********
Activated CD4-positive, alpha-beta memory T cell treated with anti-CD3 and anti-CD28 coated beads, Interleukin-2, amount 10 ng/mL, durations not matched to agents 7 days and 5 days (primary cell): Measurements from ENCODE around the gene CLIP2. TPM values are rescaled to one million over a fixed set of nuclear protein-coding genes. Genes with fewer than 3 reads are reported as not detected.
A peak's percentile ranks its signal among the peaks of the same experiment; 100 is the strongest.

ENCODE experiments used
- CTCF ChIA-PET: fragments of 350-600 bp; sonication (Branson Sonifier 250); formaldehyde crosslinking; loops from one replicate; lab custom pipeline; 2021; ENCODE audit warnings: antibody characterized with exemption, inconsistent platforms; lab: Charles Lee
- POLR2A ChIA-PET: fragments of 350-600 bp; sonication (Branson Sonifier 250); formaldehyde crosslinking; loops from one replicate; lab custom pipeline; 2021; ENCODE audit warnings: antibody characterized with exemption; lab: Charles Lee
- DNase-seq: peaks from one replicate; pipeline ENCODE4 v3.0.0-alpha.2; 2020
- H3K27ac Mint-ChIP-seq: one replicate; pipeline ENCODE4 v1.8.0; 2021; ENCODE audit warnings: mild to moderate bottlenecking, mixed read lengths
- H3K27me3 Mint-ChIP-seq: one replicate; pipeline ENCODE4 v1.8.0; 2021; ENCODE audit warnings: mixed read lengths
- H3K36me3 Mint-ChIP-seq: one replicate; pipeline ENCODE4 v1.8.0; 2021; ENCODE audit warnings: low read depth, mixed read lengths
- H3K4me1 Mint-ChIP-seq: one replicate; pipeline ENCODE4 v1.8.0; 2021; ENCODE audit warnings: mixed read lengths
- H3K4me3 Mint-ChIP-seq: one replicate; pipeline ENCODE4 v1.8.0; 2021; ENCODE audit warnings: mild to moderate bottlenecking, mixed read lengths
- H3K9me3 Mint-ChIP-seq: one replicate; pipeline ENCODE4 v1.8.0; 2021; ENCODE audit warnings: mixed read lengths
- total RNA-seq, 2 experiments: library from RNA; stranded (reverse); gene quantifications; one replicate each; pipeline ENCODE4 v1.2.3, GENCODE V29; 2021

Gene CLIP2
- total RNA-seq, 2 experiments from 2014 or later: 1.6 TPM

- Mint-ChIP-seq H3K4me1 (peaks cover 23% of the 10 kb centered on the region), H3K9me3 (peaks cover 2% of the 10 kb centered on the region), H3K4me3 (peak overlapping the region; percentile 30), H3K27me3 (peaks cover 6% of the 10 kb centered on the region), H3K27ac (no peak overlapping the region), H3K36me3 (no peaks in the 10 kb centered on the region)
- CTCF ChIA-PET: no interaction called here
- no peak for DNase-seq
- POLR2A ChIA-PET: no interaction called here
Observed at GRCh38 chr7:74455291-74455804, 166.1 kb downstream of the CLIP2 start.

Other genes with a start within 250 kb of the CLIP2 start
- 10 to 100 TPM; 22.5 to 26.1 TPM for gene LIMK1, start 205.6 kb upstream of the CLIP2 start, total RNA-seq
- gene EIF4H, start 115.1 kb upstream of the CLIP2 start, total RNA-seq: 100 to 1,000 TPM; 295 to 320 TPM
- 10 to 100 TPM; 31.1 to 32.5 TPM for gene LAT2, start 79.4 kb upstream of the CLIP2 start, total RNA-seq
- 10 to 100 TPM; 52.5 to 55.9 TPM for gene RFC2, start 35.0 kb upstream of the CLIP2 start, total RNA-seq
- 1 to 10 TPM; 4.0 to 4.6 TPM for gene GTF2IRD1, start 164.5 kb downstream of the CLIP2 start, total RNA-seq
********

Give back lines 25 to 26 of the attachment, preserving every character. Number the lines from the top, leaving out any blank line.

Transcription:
- 10 to 100 TPM; 52.5 to 55.9 TPM for gene RFC2, start 35.0 kb upstream of the CLIP2 start, total RNA-seq
- 1 to 10 TPM; 4.0 to 4.6 TPM for gene GTF2IRD1, start 164.5 kb downstream of the CLIP2 start, total RNA-seq